Likud to Begin Outlining Next Government, Braces for Face-off With Bennett

Moshe Kahlon cancels Kulanu meeting with Likud representatives in protest of 'promises' made to other parties before official start to coalition negotiations.

Emil Salman

The Likud negotiating team is expected to hold meetings Thursday with four of the five parties likely to be its coalition partners, as negotiations officially were to open in the Knesset a day after Prime Minister Benjamin Netanyahu was granted authority to form the new government.

Representatives for the fifth party, Moshe Kahlon's Kulanu, canceled a meeting scheduled for Thursday morning in protest of advance "promises" Likud made to other parties before the official negotiations commenced.

The Likud team includes MKs Yariv Levin and Zeev Elkin, attorney David Shimron, a close associate of Prime Minister Benjamin Netanyahu, and Yoav Horowitz, the CEO of Avis Israel.

The most serious confrontation is expected to be with the Habayit Hayehudi party, whose chairman, Naftali Bennett, wants the defense, education, and religious services portfolios for his party.

Likud sources say that of those three, only education will be offered to Bennett. “Bennett still hasn’t internalized the election results,” a senior party source involved in the negotiations said, referring to the fact that Habayit Hayehudi dropped from 12 seats to eight.

Many in Likud expect the next government to have as many as 24 ministers. Shas chairman Arye Dery and Yisrael Beiteinu’s Avigdor Lieberman both object to raising the number of ministers from the legally mandated 18.

Though the composition of the government has yet to be finalized, Likud is expected to get 10 ministers and Habayit Hayehudi and Moshe Kahlon’s Kulanu party would get three each, leaving Shas and Yisrael Beiteinu only one minister each. Likud wants to increase the number of its cabinet seats to at least 13 and assure two ministerial posts each for Shas and Yisrael Beiteinu.

“There’s no choice but to increase the number of ministers,” said a Likud source. “If Dery and Lieberman are the only representatives of their factions at the cabinet table, they will have difficulty manning the various ministerial committees, first and foremost the Ministerial Committee for Legislation, which decides in practice which laws pass the Knesset and which get buried.”

The defense portfolio will likely remain with the incumbent minister, Moshe Ya’alon of Likud, with the treasury going to Kahlon, as Netanyahu promised. The immigrant absorption portfolio will likely remain with the current minister, Yisrael Beiteinu’s Sofa Landver, while Dery will get the Interior Ministry. Likud officials intend to ask Lieberman to remain in his current post as foreign minister. Yaakov Litzman of United Torah Judaism will apparently be given the health portfolio, but only as a deputy minister, since UTJ refuses to accept ministerial posts. Likud wants to keep the justice portfolio for itself, and it will likely be offered to either Gilad Erdan or Yariv Levin.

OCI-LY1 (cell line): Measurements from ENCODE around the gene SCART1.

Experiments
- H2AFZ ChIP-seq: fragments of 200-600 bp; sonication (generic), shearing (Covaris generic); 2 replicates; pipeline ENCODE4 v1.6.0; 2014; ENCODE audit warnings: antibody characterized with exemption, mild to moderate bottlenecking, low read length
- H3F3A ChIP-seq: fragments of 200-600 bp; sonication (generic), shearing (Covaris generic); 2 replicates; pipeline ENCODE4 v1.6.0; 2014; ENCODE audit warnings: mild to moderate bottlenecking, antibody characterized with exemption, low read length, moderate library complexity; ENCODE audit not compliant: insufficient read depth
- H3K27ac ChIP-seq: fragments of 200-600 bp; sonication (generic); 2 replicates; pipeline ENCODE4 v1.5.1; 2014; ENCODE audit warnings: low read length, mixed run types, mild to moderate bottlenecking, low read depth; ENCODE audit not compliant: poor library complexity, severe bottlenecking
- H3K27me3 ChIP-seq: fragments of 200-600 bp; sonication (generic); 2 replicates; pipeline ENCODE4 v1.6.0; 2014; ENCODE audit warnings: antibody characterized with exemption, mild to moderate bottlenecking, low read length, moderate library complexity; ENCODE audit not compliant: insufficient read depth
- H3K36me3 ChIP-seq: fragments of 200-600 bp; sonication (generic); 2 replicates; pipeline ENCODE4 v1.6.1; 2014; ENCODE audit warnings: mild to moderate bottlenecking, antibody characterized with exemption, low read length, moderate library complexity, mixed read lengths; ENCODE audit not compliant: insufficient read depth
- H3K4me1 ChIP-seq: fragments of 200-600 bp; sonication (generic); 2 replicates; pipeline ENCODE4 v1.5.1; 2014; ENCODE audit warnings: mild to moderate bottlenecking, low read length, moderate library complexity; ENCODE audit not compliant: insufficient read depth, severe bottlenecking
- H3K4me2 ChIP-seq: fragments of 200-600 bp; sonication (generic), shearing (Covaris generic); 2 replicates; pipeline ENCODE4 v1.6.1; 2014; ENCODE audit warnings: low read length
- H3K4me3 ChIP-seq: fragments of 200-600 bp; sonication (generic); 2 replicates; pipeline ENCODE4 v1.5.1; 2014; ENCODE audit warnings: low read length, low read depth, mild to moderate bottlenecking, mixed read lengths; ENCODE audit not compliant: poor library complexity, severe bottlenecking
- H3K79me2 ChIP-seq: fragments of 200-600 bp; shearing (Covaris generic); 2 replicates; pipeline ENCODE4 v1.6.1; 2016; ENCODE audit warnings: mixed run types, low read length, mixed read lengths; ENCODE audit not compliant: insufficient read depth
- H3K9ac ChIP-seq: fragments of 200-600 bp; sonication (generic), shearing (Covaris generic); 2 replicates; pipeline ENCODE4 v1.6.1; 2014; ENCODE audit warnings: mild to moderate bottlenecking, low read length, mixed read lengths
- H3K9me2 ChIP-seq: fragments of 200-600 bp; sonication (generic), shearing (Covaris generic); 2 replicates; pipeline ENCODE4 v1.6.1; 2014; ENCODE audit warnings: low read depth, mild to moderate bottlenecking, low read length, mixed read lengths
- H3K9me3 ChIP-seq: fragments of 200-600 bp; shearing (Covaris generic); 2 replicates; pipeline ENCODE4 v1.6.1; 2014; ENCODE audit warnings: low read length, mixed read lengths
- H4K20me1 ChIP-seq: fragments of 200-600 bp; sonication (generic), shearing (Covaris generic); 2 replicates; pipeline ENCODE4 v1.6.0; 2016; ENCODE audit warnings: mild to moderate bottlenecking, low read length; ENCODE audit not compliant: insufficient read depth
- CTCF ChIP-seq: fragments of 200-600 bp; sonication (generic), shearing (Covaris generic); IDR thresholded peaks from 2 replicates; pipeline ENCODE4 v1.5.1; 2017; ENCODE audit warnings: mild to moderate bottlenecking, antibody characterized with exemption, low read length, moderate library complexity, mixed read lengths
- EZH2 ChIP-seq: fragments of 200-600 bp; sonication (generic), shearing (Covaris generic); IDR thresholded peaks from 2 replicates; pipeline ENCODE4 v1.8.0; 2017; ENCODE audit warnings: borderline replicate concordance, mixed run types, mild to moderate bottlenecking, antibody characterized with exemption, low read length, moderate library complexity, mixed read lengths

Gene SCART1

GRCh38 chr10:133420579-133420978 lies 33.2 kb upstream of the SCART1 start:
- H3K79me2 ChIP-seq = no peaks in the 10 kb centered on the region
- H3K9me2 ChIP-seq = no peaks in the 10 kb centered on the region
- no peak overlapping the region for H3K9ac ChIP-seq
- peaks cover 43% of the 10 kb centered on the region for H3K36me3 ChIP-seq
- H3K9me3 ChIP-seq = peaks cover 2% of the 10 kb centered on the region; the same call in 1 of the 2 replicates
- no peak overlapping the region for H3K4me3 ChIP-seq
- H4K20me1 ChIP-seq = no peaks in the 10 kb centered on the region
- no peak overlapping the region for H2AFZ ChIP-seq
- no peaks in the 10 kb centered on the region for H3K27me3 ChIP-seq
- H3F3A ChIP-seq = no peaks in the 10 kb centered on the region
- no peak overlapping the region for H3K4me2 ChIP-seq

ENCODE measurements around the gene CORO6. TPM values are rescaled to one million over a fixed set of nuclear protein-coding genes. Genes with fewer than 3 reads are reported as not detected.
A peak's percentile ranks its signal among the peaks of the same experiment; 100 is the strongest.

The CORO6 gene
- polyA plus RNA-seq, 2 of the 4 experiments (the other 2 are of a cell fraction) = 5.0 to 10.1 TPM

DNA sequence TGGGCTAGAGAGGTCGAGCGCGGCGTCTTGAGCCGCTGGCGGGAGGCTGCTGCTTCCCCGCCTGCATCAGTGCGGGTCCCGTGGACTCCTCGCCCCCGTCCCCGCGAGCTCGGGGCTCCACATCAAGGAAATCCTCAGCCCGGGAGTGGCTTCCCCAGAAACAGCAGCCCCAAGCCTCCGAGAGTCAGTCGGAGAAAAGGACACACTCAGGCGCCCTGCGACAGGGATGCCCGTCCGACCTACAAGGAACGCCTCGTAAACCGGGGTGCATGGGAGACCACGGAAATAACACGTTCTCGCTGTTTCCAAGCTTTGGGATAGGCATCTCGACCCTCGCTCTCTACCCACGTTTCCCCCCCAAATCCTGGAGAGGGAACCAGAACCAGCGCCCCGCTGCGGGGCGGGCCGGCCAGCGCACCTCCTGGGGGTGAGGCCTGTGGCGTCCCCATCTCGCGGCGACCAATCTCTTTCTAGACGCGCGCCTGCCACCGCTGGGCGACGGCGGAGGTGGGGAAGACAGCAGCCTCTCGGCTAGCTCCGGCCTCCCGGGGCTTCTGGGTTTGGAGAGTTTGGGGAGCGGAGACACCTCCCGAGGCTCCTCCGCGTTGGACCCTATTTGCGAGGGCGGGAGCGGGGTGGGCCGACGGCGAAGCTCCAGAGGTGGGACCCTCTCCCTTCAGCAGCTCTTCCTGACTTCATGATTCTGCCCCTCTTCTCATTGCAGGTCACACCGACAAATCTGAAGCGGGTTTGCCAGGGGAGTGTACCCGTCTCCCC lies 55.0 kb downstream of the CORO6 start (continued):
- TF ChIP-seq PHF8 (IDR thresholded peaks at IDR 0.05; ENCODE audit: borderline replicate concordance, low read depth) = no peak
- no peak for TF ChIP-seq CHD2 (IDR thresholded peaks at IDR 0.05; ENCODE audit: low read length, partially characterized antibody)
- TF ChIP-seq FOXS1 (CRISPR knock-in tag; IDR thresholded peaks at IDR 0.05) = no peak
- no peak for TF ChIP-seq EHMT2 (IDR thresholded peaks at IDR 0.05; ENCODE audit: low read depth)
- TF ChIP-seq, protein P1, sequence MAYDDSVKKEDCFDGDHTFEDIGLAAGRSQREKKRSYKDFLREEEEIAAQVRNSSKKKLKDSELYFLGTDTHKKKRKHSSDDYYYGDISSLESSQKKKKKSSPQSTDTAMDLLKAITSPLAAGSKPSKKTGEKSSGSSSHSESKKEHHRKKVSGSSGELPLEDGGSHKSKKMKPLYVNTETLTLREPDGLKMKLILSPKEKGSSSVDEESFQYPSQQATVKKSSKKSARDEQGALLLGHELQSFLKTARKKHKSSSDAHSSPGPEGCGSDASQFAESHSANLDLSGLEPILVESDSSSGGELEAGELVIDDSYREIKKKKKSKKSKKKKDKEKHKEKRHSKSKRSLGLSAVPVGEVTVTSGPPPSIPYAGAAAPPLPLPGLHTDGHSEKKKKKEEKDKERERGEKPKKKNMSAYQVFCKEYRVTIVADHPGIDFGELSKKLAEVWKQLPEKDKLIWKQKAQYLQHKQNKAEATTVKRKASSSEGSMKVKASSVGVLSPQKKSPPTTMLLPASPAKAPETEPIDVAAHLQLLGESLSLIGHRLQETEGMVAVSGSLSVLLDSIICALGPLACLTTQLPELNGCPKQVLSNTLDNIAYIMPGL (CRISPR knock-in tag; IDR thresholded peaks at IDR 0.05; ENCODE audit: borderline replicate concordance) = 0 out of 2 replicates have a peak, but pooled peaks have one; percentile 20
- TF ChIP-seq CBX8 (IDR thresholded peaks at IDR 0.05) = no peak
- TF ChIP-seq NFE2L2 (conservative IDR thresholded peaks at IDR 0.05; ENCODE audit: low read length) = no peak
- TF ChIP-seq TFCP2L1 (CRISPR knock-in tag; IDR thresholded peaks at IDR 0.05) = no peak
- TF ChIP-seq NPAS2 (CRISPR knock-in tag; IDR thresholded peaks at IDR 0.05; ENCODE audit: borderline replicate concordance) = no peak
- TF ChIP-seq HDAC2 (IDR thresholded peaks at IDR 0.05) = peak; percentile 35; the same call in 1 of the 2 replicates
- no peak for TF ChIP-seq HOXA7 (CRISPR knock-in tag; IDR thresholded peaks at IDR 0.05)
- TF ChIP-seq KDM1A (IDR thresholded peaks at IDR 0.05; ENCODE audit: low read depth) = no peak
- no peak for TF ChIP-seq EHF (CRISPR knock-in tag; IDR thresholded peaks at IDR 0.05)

Kulanu-Likud tensions

Meanwhile, Kulanu chairman Moshe Kahlon instructed on Thursday morning his party representatives to refrain from attending a coalition negotiations meeting scheduled with Likud delegates, due to his anger over the Likud's handling of the process.

Kahlon is upset over what he described as promises made to hand the position of chairman of the Knesset Finance Committee to MK Moshe Gafni, of the United Torah Judaism party, in face of his demand the role be given to a Kulanu member.

A representative for Kulanu said on Thursday morning that "In light of the Likud's political decision to hand out positions in a way that will harm our ability to lower the housing prices and to deal with the high cost of living - before the coalition negotiation teams even met - Kulanu chairman Moshe Kahlon instructed the party's negotiating team to cancel the meeting with Likud representatives that was scheduled for today."

The Likud's negotiating team will meet on Thursday with representatives of Habayit Hayehudi, Yisrael Beitenu, Shas, and United Torah Judaism. The team issued a statement calling Kahlon's move "odd and needless."

"The public expects that a government be set up speedily, for the benefit of all the citizens of Israel – and the place to sort out any differences is around the negotiating table," the statement read.